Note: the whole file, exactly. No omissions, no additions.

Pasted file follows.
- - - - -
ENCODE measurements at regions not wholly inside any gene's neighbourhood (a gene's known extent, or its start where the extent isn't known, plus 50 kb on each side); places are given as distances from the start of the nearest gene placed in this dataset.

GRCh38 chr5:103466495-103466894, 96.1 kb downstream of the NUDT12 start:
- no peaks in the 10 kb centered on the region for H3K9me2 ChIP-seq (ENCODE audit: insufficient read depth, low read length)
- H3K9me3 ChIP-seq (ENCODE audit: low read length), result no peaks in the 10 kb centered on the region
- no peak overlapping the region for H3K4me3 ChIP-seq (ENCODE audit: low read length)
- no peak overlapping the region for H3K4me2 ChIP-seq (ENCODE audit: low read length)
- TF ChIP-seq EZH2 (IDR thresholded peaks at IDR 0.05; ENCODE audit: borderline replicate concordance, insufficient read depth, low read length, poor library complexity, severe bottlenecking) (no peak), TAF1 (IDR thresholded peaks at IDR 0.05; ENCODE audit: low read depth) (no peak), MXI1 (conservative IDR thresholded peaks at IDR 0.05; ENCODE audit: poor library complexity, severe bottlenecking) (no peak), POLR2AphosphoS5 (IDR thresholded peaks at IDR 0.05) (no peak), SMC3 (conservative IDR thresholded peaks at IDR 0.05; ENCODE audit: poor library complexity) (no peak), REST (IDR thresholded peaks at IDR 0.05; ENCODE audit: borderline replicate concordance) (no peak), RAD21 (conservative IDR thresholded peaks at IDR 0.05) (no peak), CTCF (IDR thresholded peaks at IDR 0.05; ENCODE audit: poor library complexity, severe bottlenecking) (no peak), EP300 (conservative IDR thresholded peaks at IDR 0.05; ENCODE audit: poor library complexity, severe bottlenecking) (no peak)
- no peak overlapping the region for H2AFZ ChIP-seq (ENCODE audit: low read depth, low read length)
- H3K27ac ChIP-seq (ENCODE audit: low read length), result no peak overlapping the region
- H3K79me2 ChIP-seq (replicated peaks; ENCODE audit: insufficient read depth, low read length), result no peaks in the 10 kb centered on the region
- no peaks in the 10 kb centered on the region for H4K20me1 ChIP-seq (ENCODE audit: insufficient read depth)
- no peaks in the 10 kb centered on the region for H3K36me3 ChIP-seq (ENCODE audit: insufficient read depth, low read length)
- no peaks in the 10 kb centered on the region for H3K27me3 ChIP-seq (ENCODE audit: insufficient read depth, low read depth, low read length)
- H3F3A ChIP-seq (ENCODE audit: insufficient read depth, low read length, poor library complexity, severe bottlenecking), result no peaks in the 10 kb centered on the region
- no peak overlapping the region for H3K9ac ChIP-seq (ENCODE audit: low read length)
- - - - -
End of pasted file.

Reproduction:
ENCODE measurements at regions not wholly inside any gene's neighbourhood (a gene's known extent, or its start where the extent isn't known, plus 50 kb on each side); places are given as distances from the start of the nearest gene placed in this dataset.

GRCh38 chr5:103466495-103466894, 96.1 kb downstream of the NUDT12 start:
- no peaks in the 10 kb centered on the region for H3K9me2 ChIP-seq (ENCODE audit: insufficient read depth, low read length)
- H3K9me3 ChIP-seq (ENCODE audit: low read length), result no peaks in the 10 kb centered on the region
- no peak overlapping the region for H3K4me3 ChIP-seq (ENCODE audit: low read length)
- no peak overlapping the region for H3K4me2 ChIP-seq (ENCODE audit: low read length)
- TF ChIP-seq EZH2 (IDR thresholded peaks at IDR 0.05; ENCODE audit: borderline replicate concordance, insufficient read depth, low read length, poor library complexity, severe bottlenecking) (no peak), TAF1 (IDR thresholded peaks at IDR 0.05; ENCODE audit: low read depth) (no peak), MXI1 (conservative IDR thresholded peaks at IDR 0.05; ENCODE audit: poor library complexity, severe bottlenecking) (no peak), POLR2AphosphoS5 (IDR thresholded peaks at IDR 0.05) (no peak), SMC3 (conservative IDR thresholded peaks at IDR 0.05; ENCODE audit: poor library complexity) (no peak), REST (IDR thresholded peaks at IDR 0.05; ENCODE audit: borderline replicate concordance) (no peak), RAD21 (conservative IDR thresholded peaks at IDR 0.05) (no peak), CTCF (IDR thresholded peaks at IDR 0.05; ENCODE audit: poor library complexity, severe bottlenecking) (no peak), EP300 (conservative IDR thresholded peaks at IDR 0.05; ENCODE audit: poor library complexity, severe bottlenecking) (no peak)
- no peak overlapping the region for H2AFZ ChIP-seq (ENCODE audit: low read depth, low read length)
- H3K27ac ChIP-seq (ENCODE audit: low read length), result no peak overlapping the region
- H3K79me2 ChIP-seq (replicated peaks; ENCODE audit: insufficient read depth, low read length), result no peaks in the 10 kb centered on the region
- no peaks in the 10 kb centered on the region for H4K20me1 ChIP-seq (ENCODE audit: insufficient read depth)
- no peaks in the 10 kb centered on the region for H3K36me3 ChIP-seq (ENCODE audit: insufficient read depth, low read length)
- no peaks in the 10 kb centered on the region for H3K27me3 ChIP-seq (ENCODE audit: insufficient read depth, low read depth, low read length)
- H3F3A ChIP-seq (ENCODE audit: insufficient read depth, low read length, poor library complexity, severe bottlenecking), result no peaks in the 10 kb centered on the region
- no peak overlapping the region for H3K9ac ChIP-seq (ENCODE audit: low read length)